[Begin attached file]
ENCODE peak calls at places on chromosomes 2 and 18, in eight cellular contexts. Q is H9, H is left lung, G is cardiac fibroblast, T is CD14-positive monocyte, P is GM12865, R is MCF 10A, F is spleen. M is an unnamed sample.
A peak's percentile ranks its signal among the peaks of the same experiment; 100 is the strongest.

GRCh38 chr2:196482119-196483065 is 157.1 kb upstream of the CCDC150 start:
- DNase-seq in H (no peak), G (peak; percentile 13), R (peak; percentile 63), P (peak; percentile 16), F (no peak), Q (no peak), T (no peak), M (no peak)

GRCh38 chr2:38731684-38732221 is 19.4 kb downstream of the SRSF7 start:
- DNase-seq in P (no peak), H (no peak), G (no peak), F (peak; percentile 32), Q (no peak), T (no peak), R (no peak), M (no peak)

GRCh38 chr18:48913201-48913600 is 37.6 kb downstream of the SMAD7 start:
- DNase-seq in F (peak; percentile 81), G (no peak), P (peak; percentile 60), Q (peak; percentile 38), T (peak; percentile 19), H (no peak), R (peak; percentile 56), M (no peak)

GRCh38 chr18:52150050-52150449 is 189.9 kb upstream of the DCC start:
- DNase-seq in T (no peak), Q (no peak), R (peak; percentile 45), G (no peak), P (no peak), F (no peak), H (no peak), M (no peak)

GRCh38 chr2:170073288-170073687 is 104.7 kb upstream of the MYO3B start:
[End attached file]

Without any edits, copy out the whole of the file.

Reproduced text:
ENCODE peak calls at places on chromosomes 2 and 18, in eight cellular contexts. Q is H9, H is left lung, G is cardiac fibroblast, T is CD14-positive monocyte, P is GM12865, R is MCF 10A, F is spleen. M is an unnamed sample.
A peak's percentile ranks its signal among the peaks of the same experiment; 100 is the strongest.

GRCh38 chr2:196482119-196483065 is 157.1 kb upstream of the CCDC150 start:
- DNase-seq in H (no peak), G (peak; percentile 13), R (peak; percentile 63), P (peak; percentile 16), F (no peak), Q (no peak), T (no peak), M (no peak)

GRCh38 chr2:38731684-38732221 is 19.4 kb downstream of the SRSF7 start:
- DNase-seq in P (no peak), H (no peak), G (no peak), F (peak; percentile 32), Q (no peak), T (no peak), R (no peak), M (no peak)

GRCh38 chr18:48913201-48913600 is 37.6 kb downstream of the SMAD7 start:
- DNase-seq in F (peak; percentile 81), G (no peak), P (peak; percentile 60), Q (peak; percentile 38), T (peak; percentile 19), H (no peak), R (peak; percentile 56), M (no peak)

GRCh38 chr18:52150050-52150449 is 189.9 kb upstream of the DCC start:
- DNase-seq in T (no peak), Q (no peak), R (peak; percentile 45), G (no peak), P (no peak), F (no peak), H (no peak), M (no peak)

GRCh38 chr2:170073288-170073687 is 104.7 kb upstream of the MYO3B start: